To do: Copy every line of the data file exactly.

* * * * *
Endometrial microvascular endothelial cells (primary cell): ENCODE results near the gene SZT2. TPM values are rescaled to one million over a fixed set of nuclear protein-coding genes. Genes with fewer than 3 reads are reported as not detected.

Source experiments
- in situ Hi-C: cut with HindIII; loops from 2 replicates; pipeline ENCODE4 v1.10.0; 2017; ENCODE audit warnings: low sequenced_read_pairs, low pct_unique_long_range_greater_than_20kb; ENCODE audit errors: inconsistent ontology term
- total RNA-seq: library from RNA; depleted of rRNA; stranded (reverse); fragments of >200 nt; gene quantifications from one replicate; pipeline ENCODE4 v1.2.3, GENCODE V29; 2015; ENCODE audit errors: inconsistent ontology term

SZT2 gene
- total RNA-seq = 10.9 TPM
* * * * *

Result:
Endometrial microvascular endothelial cells (primary cell): ENCODE results near the gene SZT2. TPM values are rescaled to one million over a fixed set of nuclear protein-coding genes. Genes with fewer than 3 reads are reported as not detected.

Source experiments
- in situ Hi-C: cut with HindIII; loops from 2 replicates; pipeline ENCODE4 v1.10.0; 2017; ENCODE audit warnings: low sequenced_read_pairs, low pct_unique_long_range_greater_than_20kb; ENCODE audit errors: inconsistent ontology term
- total RNA-seq: library from RNA; depleted of rRNA; stranded (reverse); fragments of >200 nt; gene quantifications from one replicate; pipeline ENCODE4 v1.2.3, GENCODE V29; 2015; ENCODE audit errors: inconsistent ontology term

SZT2 gene
- total RNA-seq = 10.9 TPM